[Interview] KOL (Start-up), the app aiming to become the market leader in pre-dinner drinks
The start-up Kol was founded in 2016 by two former financiers, Baptiste Guez and Pierre Nicolet. In August 2019, the Coca-Cola group took a 25% stake in the business. Through its app, Kol provides its Parisian customers with deliveries of wines and spirits in half an hour and 48-hour shipments across France. Kol also has a B-to-B business which generates 35% of its turnover.
Gabrielle Vizzavona: How did you come up with the idea of creating Kol?
Kol: At that time, Uber Eats and Deliveroo were emerging. The platforms didn’t supply drinks and we wanted to give it a try. Unlike them, we chose to keep our listings in-house rather than become the middle men for wine merchants. It's a more cumbersome model because it generates inventory that we store in our warehouse, but it's more efficient because it allows us to retain control over the value chain: we set our prices and control our logistics by choosing the most suitable hours.
GV: What criteria do you use for listing your wines and spirits?
K: An expert curates the wine and spirits selection. Some estates also contact us directly to access this new distribution channel, particularly since the first lockdown. All the products are then tasted by our teams – both connoisseurs and newbies – based on 3 criteria: quality, value for money and visual appeal. The aim is to have a spectrum of around fifteen listings per colour for wines and about a hundred spirits. Our prices range from 6.90 euros to 670 euros per bottle, and the average price is around twenty euros.
GV: How have drinking patterns changed since the pandemic?
K: Both our clientele and their drinking habits have changed. Clients now order much earlier. We readjusted very quickly to the new delivery times by moving our slots from 6 p.m. to 3 a.m. before lockdown to between 2 p.m. and 10 p.m. People now use us more for the aperitif or dinner, whereas previously we were more focused on party occasions. Our clientele is older and tends to be fine food and wine connoisseurs over 30 years old who choose better quality products. Demand has shifted towards wine (our sales have doubled), craft beers and rarer spirits, which are more for savouring than partying. This has led to a 5 euro increase in the average basket, which is now around 45 euros.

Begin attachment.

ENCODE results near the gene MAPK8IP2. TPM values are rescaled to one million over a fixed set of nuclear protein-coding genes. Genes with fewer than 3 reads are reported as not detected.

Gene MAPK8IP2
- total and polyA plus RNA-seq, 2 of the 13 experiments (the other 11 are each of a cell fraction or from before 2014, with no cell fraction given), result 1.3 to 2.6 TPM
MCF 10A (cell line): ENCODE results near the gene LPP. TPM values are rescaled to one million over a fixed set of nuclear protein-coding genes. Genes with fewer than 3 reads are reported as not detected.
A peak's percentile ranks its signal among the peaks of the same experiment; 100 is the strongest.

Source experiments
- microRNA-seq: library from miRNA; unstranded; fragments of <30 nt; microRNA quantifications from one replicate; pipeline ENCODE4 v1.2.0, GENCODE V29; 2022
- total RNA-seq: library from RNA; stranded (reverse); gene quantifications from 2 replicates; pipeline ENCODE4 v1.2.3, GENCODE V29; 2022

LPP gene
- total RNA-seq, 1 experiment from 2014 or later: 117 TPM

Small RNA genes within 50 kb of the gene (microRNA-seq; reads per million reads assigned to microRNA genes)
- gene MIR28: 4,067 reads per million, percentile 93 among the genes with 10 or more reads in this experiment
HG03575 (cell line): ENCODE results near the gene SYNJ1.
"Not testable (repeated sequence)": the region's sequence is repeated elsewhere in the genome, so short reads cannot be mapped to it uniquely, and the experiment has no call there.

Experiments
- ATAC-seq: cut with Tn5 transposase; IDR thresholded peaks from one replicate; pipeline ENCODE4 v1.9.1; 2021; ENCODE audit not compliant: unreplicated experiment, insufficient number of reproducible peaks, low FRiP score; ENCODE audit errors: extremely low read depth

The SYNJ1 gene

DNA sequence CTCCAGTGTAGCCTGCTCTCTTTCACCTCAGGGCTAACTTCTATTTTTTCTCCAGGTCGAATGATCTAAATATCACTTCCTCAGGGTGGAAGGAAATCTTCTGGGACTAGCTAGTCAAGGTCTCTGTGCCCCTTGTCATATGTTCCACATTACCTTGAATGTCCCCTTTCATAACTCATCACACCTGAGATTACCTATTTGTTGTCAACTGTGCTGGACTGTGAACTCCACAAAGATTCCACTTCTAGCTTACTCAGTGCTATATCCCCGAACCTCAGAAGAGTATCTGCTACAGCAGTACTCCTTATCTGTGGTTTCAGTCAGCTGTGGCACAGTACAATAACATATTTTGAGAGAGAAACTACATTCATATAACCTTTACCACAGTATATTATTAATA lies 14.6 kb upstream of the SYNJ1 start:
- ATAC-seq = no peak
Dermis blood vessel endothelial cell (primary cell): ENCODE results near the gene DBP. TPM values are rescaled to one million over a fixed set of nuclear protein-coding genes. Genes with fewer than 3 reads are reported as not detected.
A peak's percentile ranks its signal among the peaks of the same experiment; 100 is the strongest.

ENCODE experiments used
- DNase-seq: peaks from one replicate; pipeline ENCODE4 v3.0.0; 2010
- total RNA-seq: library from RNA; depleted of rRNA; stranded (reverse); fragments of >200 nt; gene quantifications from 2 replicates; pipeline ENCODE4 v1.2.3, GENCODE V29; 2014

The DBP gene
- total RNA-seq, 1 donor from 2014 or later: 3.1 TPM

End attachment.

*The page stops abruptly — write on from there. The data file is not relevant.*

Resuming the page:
GV: Will the new patterns be sustained after the crisis?
K: The new drinking habits are around to stay.
GV: More generally speaking, what is your take on the change in demand?
K: People are more demanding about what they drink and are willing to spend more. Calorie count and the health factor are of paramount importance, as are certification endorsements.
GV: What are your plans for the future?
K: We would like to become the market leader for pre-dinner drinks, the most popular consumer segment today, by supplying quality snacks and deli foods to complement our choice of beverages. We also launched a new product after studying the American market and the emergence of the hard seltzer category of fermentation-based sparkling alcoholic water. The category has experienced a meteoric rise over the last two years and is now a 500-million-euro market. Our organic, vegan and gluten-free alcoholic water is called ‘Walter’ and is available in two flavours - hibiscus cactus and lemon ginger. It has an ABV of 3.9 % and just 70 calories. It's a runaway success in the United States. We'll see if the French market reacts in the same way!